This is a report of satisfaction of maternal and child's preventive care use based on Andersen health seeking behavior model. The purpose of this study was to examine the predisposing, enabling, need and outcome factors among immigrant women in Taiwan, and further to explore predictors of satisfaction. The sample included 133 women living in 2 counties of Taiwan who are Vietnamese (66.9%), Indonesians (15.9%), Thailand (5.2%) and Filipinas (8.2%) women. A hierarchical multiple regression analysis was performed with satisfaction as the outcome variable. The results showed that women were with an average of 28.68 years old (SD=4.31), had lived in Taiwan for 5.72 years (SD=2.54) in Taiwan, with junior and high (vocational) school educational preparation in their original countries. There were in average 2.2 access barriers (range 0-8, SD=1.38) perceived by the subjects for seeking medical care; and ”integration” ranked highest in the 4 domains measured by the acculturation scale. Most of women were in normal health status, in average with 10.06 prenatal examinations (SD=2.93), and completed all children's preventive care use. The satisfaction was in average 23.33 (range 5-30, SD=2.93). The result of hierarchical multiple regression analysis indicated that six factors significantly predicted satisfaction of maternal and child's preventive care use: nationality, length of stay in Taiwan, educational preparation in the country of origin, access barrier, separation and prenatal care utilization. The six predictor variables contributed 25% in shared variability. Our findings indicated a significant positive relationship between predisposing, enabling, and outcome factors with satisfaction. In conclusion, this study revealed that acculturation was an important factor to influence the satisfaction of maternal and child's preventive care use. The clinicians could routinely identify immigrant women who might be in different acculturation and need more health support.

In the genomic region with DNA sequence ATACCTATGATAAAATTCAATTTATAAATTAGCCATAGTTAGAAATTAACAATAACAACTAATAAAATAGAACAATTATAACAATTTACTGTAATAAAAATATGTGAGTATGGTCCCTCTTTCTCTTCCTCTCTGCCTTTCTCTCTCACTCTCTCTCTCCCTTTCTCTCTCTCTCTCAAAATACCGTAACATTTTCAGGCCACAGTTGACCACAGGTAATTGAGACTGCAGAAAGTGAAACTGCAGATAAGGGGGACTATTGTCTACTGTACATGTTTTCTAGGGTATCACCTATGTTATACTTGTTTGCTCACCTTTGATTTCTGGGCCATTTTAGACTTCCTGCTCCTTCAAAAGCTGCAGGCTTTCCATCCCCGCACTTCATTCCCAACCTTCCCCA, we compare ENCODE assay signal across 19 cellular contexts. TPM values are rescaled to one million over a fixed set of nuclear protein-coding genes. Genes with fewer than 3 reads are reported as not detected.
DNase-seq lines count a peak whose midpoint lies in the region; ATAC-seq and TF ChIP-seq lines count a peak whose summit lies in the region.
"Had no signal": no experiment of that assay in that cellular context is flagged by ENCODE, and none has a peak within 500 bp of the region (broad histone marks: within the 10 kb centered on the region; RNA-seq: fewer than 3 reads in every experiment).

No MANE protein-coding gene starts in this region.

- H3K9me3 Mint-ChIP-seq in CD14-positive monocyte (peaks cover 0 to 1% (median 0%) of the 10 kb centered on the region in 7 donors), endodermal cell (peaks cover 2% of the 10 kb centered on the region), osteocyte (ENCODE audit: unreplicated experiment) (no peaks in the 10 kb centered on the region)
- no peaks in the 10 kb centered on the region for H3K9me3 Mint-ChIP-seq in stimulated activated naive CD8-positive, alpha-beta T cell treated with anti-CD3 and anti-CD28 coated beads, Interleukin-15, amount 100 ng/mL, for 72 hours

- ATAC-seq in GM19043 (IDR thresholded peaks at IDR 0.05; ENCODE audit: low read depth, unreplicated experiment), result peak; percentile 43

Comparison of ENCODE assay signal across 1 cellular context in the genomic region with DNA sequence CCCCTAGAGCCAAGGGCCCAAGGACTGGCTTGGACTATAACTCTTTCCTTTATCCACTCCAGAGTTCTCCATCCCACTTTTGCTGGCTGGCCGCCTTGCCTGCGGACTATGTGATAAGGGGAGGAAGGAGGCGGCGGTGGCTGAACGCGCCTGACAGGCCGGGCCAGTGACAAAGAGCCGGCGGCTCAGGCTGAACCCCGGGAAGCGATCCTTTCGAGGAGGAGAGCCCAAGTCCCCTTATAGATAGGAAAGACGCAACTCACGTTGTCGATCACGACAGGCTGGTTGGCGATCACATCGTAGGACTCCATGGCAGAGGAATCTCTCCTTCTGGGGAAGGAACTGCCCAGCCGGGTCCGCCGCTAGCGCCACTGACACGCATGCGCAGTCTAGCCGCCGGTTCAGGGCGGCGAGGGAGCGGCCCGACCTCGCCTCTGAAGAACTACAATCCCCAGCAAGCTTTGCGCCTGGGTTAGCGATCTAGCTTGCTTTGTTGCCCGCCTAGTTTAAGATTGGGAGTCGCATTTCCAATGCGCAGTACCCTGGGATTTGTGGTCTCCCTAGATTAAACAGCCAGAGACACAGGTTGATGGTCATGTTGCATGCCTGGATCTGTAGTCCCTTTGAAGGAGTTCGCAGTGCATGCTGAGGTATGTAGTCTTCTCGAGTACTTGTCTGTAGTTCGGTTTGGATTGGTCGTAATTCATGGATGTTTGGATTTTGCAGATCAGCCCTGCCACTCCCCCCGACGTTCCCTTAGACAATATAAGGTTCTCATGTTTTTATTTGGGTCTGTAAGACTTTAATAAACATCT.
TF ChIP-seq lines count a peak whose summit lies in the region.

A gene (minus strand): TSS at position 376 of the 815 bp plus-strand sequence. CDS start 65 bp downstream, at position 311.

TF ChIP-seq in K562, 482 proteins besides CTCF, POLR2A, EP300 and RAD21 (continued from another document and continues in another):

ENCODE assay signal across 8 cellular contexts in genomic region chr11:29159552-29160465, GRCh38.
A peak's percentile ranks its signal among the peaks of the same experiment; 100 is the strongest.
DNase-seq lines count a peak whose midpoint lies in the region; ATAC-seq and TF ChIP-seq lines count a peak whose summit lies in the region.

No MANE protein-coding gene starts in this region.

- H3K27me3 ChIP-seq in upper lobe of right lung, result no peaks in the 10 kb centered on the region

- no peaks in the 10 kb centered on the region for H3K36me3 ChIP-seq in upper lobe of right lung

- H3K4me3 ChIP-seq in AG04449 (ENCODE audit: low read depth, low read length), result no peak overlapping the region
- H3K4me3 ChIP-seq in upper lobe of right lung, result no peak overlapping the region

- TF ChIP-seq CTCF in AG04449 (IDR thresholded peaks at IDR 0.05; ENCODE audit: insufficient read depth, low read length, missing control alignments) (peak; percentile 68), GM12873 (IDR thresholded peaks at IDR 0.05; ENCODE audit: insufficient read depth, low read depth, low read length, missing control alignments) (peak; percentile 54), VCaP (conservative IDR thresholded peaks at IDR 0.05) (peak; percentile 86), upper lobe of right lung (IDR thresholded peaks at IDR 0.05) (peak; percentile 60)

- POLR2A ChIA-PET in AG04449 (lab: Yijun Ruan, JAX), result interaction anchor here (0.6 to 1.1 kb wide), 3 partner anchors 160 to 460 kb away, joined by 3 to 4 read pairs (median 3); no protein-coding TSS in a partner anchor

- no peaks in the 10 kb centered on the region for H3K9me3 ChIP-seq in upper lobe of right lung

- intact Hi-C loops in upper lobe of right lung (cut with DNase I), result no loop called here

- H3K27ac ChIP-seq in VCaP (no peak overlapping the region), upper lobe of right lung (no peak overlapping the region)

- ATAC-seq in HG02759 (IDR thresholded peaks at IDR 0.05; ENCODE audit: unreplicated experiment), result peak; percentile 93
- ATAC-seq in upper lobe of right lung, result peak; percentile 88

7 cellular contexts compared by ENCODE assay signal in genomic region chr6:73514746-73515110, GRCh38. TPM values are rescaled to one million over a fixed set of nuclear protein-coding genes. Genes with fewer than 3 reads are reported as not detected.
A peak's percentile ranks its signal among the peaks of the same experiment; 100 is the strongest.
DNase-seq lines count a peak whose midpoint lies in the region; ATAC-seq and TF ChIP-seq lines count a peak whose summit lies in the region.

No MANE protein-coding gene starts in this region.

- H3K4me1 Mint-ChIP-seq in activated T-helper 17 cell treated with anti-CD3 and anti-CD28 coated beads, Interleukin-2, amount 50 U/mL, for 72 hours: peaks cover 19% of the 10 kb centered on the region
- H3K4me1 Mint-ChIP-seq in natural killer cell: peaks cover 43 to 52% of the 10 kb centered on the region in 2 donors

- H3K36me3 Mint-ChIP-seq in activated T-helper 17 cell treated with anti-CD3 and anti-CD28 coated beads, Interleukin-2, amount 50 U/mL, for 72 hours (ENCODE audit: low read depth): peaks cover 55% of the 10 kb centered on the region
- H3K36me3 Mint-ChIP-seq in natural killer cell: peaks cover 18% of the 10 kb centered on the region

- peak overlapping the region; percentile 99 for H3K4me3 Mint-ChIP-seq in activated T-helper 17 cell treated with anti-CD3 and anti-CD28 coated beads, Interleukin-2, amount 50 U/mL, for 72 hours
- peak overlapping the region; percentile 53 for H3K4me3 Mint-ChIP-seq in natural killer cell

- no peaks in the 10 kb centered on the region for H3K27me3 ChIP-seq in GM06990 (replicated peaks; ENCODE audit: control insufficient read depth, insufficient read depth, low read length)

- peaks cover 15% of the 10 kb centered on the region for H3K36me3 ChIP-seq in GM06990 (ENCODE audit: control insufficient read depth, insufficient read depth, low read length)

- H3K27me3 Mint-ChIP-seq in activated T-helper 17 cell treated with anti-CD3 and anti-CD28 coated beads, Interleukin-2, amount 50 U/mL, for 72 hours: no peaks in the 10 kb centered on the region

- immigrant women
- Andersen model
- satisfaction of maternal and child's preventive care use